Tuesday, April 10, 2018

Technology... The Madness of MySQL

Back working for a start-up again.  This brings all the pluses and minuses as per usual.  Crazy hours sometimes, fun projects, more control, less process.

It also brings something else.  MySQL.

Anyone who knows me, knows just how much visceral hate I have for this "database".  In the last 48 hours, I've learnt two more fun facts to add to the list of solid reasons why to skip MySQL in favor of better solutions:

1. Nullable false leads to an implicit default.

We use Liquibase to version our database.  It's good.  But, it means that generally I find myself writing schema in XML format, not in SQL format.  Creating a new column on a table is easy enough, and there's even a handy XML block for constraints.  I copied the definition from another column definition from before, which included a nullable=false constraint, which on first glance, seemed appropriate enough.

I run the update, and wonder what's taking so long...

Turns out if you specify nullable="false", MySQL will use a default value, all databases would, that's perfectly sensible.  The thing that's not sensible is is that in this case, I didn't specify one!  So MySQL, instead of throwing an error, telling my schema change is invalid and missing something, just goes ahead and implies a default.  Stop implying things MySQL, you're guessing what I mean, not doing what I say.  This is generally a bad thing for software to do.  And it implied I meant that I did in fact want a default value and that default value should be 0 for a bigint column.  Not a bad assumption necessarily, but, an assumption nonetheless; and to assume, makes an ass out of u and me, but in this case, mostly just me.  This of course then expended a lot of CPU resources to apply as this particular table has a great many rows.  No problem, kill the session and remove the constraint.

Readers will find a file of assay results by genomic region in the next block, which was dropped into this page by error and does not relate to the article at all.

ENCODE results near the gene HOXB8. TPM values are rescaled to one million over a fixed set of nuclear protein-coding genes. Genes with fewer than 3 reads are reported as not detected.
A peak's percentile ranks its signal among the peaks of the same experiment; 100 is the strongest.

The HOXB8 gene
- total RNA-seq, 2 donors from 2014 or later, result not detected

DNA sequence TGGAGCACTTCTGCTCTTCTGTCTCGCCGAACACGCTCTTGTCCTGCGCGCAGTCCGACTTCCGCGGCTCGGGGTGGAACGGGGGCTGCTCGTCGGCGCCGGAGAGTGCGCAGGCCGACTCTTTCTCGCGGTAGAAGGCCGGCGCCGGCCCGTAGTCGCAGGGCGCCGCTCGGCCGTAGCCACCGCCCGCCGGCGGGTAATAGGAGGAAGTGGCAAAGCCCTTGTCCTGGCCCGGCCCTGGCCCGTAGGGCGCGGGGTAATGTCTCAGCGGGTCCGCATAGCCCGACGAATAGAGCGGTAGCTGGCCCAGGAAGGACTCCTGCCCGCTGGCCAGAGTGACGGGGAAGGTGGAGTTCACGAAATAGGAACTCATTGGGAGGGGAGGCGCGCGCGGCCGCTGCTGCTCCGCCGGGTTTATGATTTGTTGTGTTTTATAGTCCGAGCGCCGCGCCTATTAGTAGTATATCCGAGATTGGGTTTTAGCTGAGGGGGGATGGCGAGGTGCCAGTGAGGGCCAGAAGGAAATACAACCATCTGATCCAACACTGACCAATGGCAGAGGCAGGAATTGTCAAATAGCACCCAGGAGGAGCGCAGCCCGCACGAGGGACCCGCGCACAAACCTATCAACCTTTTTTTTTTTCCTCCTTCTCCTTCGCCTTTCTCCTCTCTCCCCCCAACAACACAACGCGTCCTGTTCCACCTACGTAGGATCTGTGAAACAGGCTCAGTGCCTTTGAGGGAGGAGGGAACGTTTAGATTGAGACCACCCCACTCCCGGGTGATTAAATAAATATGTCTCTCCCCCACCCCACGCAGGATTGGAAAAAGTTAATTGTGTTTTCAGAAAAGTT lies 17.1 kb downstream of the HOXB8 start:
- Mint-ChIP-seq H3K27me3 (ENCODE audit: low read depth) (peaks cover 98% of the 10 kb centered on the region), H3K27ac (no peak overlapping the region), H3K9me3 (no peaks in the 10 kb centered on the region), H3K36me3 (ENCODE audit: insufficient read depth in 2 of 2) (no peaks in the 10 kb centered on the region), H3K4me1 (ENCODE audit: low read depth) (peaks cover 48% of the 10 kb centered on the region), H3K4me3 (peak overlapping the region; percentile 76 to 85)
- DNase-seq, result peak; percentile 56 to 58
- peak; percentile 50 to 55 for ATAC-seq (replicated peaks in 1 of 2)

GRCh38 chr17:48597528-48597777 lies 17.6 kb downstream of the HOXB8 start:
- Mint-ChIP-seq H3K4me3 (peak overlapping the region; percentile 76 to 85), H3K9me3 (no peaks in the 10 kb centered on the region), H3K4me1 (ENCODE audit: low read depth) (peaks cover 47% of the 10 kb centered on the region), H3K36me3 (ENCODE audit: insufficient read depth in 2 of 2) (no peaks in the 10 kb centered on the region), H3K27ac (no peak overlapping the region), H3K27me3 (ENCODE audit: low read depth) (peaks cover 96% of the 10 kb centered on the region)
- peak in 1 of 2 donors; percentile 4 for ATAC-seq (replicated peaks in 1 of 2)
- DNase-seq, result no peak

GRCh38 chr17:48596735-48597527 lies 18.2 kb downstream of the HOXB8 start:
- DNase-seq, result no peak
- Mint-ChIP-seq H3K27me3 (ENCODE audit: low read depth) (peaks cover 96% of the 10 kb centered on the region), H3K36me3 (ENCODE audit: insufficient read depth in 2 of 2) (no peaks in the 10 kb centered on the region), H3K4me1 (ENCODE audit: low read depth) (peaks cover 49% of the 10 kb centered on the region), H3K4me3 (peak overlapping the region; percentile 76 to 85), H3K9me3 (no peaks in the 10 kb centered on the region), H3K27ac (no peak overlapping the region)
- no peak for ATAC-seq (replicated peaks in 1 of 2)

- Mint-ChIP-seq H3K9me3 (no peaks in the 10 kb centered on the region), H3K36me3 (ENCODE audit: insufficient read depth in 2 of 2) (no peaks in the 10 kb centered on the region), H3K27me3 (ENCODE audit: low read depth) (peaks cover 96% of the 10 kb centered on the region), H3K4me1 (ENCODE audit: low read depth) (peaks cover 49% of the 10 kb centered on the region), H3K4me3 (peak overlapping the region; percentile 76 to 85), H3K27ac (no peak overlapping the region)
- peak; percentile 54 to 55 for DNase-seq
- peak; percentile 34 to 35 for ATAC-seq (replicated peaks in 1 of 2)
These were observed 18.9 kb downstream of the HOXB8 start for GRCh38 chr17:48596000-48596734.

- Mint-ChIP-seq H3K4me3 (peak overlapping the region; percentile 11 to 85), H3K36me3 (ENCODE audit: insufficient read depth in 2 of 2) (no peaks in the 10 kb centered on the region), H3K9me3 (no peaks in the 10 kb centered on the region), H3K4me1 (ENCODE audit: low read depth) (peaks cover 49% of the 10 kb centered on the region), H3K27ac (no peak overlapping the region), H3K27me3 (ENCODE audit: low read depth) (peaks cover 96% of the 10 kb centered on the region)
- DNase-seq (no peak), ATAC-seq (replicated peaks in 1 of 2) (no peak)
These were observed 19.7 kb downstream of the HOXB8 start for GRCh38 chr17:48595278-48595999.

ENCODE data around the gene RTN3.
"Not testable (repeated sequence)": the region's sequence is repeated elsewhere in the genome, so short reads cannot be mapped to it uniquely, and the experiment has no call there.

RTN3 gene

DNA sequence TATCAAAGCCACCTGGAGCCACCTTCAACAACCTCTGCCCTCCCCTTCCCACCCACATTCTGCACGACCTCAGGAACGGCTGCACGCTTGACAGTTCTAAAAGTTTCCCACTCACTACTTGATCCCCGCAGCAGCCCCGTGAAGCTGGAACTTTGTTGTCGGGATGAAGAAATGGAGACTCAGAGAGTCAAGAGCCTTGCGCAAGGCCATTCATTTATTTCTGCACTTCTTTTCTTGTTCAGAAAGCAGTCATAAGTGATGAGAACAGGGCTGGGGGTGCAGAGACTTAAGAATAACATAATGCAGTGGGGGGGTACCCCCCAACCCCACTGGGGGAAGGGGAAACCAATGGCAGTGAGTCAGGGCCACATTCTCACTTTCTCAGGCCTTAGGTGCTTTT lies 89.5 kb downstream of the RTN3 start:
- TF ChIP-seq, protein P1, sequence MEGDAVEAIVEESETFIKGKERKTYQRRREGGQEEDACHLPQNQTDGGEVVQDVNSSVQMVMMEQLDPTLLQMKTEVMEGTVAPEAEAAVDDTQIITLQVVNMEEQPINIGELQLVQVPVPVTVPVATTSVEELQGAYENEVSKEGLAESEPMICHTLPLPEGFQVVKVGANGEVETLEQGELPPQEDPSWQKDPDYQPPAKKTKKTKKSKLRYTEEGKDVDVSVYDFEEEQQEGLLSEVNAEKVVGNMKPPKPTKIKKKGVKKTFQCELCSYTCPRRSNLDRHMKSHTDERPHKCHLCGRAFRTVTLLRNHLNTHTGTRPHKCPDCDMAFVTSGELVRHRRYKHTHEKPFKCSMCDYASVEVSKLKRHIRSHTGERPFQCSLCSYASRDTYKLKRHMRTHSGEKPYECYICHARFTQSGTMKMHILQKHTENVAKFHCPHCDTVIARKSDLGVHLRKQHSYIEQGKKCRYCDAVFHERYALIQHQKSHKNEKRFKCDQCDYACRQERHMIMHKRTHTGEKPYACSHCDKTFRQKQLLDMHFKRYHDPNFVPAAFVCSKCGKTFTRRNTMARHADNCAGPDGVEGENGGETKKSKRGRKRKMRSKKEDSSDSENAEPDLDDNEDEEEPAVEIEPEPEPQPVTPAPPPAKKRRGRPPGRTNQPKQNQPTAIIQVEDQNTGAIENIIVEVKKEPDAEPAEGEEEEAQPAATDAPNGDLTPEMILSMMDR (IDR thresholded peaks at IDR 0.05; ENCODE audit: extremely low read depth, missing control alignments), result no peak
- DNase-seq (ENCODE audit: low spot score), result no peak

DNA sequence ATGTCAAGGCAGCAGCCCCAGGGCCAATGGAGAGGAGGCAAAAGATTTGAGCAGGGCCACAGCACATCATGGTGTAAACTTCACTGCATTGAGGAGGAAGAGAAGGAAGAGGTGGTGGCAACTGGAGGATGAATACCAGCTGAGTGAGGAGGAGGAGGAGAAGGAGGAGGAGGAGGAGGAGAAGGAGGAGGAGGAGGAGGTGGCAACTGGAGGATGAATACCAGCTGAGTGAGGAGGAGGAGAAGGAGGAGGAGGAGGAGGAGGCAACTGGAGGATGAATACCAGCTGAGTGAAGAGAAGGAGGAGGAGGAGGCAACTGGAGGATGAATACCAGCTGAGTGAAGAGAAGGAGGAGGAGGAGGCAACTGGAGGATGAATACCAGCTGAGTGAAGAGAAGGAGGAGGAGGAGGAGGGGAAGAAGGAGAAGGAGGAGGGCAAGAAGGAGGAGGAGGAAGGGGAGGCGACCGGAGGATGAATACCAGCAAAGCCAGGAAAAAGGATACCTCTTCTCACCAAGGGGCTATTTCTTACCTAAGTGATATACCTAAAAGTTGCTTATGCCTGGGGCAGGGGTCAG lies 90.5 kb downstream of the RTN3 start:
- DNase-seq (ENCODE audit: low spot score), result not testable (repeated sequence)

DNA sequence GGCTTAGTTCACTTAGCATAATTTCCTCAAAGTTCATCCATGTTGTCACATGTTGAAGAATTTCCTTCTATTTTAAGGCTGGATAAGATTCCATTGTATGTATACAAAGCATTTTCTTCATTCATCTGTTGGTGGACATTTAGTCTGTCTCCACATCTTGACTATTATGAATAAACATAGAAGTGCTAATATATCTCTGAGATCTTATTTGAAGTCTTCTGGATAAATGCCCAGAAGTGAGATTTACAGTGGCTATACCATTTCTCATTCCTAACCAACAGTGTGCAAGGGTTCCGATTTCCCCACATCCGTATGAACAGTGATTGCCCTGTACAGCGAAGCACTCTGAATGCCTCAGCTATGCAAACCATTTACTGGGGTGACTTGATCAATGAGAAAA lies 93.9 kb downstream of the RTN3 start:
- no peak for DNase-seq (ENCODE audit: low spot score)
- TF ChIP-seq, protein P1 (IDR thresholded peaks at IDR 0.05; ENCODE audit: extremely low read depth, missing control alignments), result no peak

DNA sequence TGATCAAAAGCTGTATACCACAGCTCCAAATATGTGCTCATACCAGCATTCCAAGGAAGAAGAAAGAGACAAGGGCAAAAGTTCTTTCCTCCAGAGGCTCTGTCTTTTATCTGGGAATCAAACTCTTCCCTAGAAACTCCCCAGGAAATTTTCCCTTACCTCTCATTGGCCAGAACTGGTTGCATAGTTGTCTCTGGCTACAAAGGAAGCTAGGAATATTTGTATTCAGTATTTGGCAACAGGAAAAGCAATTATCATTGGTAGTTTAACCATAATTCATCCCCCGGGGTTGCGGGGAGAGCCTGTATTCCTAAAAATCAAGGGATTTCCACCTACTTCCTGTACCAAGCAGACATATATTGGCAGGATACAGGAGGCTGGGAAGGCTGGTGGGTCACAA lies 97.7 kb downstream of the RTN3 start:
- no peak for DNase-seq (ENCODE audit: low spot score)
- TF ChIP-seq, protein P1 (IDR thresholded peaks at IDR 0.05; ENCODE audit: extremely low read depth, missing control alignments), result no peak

Which leads us swiftly to number 2...

2. Adding a column to a table in MySQL requires a full table update, even in InnoDB.

o_o. o_O.  O_O.

I think in 2018, every single other database engine handles this correctly.  It's a meta-data change.  Not so in MySQL.  Even with no default value, the database engine insists on rebuilding the entire database store.

So if you're an enterprise with a large(ish) table, and you need a new column.  Downtime will be required.  Downtime in 2018 is not what users have come to expect.  Downtime is never acceptable to users.

MySQL.  I didn't think I would discover new reasons to despise you for being a pile of poorly implemented not really ACID compliant unhelpful non-SQL standard compliant database.  I was unpleasantly surprised.

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